Captain Blood by Rafael Sabatini

It took me over a year to get through this swashbuckling adventure, but it was worth it in the end. If you love Robert Louis Stevenson or Walter Scott, you’ll love this tale of nobility and piracy! (Stick with it, the last third is the best.)

Orange Is the New Black by Piper Kerman

I haven’t watched the TV show Orange Is the New Black and I was a little skeptical of the book, but my professor recommended it and I ended up enjoying it quite a bit. Kerman does a good job humanizing prison and talking about necessary reforms without getting on a soap box and alienating the reader. Definitely an adult book, though. Don’t recommend for younger readers.

Just Mercy: A Story of Justice and Redemption by Bryan Stevenson

There are two sides to every story, and Bryan Stevenson does a powerful job telling the stories of the incarcerated men and women on death row. Agree or not with his conclusions – this is a powerful book.

The Hollow Kingdom by Clare B. Dunkle

Possibly this book stands out because I read The Stolen Songbird right before it, which basically has the same plot but done much more poorly. At any rate, this is the story of a young woman forced to be the Goblin King’s bride.  It is one of those fantasy books where the author takes an existing mythology and adds her own twist, creating a whole new legend to tell around the campfire. It reminded me of Lloyd Alexander (who the author credits), Beth Hilgartner (perhaps it is just the use of the name Kate, but there is a The Perilous Gard feel), and Diane Stanley.

A Lady of Quality by Frances Hodgson Burnett

Prior to this book, I only knew Burnett the author of Little Lord Fauntleroy, A Little Princess, and The Secret Garden. This book read so differently I kept double-checking to make sure I wasn’t confused and mixing up authors. But no, this is her! The heroine of A Lady of Quality is thoroughly strong willed and dislikable. She is mean and twisted. But Burnett redeems her, not by sacrificing her to wasting disease or anything like you would expect from an author writing in the 1800s, but by giving her a romance for the ages. Though the book builds towards her final, saving romance, it doesn’t revolve around it. Different kinds of love push the story along, from a sister’s devotion to a Father’s self-centeredness. It really is fascinating and not all what I expected from this era.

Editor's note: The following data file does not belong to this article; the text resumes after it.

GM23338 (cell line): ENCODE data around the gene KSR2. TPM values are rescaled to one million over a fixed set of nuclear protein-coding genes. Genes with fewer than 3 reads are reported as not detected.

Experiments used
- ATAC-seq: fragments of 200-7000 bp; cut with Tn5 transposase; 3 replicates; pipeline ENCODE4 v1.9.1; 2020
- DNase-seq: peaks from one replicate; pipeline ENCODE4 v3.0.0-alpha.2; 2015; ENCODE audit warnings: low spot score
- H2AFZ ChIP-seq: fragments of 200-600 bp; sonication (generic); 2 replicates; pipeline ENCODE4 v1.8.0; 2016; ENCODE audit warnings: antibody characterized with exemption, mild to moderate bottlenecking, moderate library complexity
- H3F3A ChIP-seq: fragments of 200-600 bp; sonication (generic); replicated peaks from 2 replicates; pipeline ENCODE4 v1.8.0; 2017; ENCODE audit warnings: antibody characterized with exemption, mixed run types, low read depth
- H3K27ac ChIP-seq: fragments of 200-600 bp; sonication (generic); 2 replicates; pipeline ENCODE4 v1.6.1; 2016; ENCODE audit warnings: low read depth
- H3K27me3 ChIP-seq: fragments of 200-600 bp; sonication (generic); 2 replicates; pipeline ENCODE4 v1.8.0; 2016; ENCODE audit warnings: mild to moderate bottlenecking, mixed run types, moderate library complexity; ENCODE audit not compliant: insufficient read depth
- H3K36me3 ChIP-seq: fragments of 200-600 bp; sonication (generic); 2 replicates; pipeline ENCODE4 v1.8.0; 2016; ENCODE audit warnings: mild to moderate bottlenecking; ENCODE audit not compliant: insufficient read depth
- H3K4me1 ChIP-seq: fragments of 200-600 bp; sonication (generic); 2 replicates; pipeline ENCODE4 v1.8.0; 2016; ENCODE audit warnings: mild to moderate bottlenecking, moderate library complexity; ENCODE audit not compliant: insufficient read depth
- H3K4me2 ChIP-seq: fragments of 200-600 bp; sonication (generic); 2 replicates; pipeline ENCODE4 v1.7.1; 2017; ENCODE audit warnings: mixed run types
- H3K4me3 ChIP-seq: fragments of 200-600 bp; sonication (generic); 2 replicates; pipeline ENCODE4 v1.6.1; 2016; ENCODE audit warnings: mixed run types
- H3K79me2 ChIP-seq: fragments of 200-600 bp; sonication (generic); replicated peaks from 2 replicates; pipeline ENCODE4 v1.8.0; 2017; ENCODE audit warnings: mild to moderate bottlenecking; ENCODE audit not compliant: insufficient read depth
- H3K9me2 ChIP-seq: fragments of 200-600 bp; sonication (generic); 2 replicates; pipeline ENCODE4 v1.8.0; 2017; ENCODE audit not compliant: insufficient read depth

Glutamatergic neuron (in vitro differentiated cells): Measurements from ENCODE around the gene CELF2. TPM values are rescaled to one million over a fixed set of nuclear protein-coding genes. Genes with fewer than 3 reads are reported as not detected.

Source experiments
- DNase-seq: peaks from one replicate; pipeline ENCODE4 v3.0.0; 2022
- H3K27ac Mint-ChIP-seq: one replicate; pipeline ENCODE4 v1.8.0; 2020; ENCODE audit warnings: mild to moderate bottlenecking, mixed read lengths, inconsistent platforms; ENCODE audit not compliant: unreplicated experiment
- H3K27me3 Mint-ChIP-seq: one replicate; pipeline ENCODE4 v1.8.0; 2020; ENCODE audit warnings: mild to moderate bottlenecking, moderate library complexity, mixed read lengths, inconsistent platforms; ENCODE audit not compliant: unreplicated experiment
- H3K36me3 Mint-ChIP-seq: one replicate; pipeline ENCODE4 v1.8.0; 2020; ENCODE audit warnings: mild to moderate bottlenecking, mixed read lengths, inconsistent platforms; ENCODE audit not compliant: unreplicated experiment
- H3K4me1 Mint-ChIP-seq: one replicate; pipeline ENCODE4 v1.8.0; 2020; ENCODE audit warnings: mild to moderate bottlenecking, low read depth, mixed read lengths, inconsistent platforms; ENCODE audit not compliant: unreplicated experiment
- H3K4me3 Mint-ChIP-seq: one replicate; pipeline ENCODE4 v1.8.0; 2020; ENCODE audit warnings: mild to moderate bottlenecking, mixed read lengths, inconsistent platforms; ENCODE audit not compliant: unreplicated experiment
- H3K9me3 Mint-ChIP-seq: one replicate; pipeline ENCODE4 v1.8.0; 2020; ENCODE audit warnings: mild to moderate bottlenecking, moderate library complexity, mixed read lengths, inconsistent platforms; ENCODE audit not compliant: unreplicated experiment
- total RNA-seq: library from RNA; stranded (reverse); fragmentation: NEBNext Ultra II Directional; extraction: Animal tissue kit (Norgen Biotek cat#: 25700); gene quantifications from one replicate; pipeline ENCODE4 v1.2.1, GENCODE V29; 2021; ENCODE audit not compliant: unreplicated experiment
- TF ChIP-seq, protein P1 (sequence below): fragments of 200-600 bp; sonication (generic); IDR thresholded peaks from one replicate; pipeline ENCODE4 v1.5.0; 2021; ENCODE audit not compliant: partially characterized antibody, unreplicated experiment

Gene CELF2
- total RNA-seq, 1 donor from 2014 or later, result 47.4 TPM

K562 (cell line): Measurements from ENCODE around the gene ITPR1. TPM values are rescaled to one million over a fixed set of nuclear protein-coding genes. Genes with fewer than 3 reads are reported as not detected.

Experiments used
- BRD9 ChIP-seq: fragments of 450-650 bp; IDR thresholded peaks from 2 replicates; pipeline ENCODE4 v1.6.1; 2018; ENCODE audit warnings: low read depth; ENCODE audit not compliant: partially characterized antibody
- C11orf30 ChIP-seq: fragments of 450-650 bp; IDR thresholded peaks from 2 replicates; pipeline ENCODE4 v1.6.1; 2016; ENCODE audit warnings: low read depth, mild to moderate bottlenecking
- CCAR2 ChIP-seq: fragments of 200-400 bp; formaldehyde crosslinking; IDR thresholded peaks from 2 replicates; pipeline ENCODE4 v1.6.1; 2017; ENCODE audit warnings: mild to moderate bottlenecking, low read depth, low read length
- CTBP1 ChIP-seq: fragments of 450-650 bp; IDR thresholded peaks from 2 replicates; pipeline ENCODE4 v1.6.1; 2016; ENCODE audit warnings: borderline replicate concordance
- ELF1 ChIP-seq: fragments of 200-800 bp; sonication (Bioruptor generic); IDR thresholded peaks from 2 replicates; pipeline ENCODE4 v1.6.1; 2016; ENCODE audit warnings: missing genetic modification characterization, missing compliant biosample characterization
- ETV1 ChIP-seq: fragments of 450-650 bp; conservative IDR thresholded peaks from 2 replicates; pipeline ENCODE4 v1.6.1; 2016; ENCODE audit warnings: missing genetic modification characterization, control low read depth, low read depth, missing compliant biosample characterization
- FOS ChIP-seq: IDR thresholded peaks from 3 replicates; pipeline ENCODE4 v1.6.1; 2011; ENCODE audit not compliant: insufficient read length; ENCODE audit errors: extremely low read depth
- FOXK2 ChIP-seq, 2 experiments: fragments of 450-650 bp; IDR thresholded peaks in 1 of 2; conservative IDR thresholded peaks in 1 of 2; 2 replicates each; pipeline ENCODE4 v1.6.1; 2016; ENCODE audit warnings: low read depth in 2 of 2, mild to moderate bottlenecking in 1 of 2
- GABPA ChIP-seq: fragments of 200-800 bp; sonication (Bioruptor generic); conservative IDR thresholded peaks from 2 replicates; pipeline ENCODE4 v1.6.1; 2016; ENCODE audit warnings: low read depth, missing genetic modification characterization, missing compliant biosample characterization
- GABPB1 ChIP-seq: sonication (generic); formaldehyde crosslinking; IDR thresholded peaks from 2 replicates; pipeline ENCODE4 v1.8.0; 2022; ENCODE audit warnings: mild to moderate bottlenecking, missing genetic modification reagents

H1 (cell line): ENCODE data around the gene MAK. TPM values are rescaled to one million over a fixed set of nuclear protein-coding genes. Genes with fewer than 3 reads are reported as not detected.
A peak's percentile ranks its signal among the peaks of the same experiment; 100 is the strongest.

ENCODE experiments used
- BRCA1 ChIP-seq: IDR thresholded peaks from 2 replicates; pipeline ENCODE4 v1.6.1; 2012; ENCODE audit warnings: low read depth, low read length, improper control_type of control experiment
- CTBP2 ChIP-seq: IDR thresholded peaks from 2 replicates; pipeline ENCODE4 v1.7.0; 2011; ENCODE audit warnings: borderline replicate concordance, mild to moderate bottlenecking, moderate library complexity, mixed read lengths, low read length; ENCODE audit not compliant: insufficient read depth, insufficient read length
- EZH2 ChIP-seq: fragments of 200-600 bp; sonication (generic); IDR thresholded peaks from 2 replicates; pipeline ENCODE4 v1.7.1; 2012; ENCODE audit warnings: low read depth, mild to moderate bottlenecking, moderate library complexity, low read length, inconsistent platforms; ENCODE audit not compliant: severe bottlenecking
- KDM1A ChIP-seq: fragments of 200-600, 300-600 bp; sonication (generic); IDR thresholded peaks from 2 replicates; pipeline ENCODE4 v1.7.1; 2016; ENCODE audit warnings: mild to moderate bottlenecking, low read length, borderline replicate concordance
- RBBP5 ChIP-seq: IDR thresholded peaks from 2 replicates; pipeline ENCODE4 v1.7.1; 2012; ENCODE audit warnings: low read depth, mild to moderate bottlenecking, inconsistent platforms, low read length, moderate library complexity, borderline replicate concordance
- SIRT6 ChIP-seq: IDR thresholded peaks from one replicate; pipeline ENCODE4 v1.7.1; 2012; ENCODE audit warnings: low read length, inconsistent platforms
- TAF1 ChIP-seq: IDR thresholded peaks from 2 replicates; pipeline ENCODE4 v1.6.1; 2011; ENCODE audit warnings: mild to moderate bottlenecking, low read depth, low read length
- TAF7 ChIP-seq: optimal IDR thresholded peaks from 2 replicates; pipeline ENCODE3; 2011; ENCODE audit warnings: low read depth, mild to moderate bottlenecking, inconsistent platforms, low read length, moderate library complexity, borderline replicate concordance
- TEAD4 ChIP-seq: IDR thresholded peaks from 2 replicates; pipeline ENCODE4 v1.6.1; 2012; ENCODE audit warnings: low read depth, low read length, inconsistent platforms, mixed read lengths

The Life-Changing Magic of Tidying Up: The Japanese Art of Decluttering and Organizing by Marie Kondō

I went into this book mostly to better appreciate my sister’s minimalist lifestyle, and frankly, doubted it would apply to me. Turns out, it did! Kondō called out a LOT of my habits – like getting rid of clothes by forcing them on my younger sisters, saving boxes from appliances because maybe, someday I’ll repack, and keeping something because I got it as a gift once and have not used since. In fact, time and again her points hit so specifically home that I would experience a twinge of shock. Oh yeah…I do that…

Pimpernel by Sheralyn Pratt

I obsessively love The Scarlet Pimpernel. The book…the movies…the series…. you name it. I love it. And once upon a time I discovered Across A Star-Swept Sea, which was a fantastic, gender-bender retelling. But guess what? I FOUND ANOTHER AWESOME RETELLING. This book! Pratt takes the Scarlet Pimpernel we all know and love and turns him into a white-collar crime fighter. It works, partially because she does not try and recreate the Scarlet Pimpernel. Jack is very much his own man. He’s….well, Pimpernel. This is another book I can’t wait to re-read.

The Thin Man by Dashiell Hammett

Hammett is a master at the crime noir genre, but I think he excelled in The Thin Man because he steps a tiny bit away from the dark, brooding shadows and creates a funny, likable couple as his main sleuths. Nick and Nora are great! I cannot wait to get my hands on the movie. (The only thing I like more than a good noir book is a good black and white movie.)


Free Kindle Books and Maddening Menfolk: My 1 Star Reads from 2018, Part 2

Doctor in Petticoats by Mary Connealy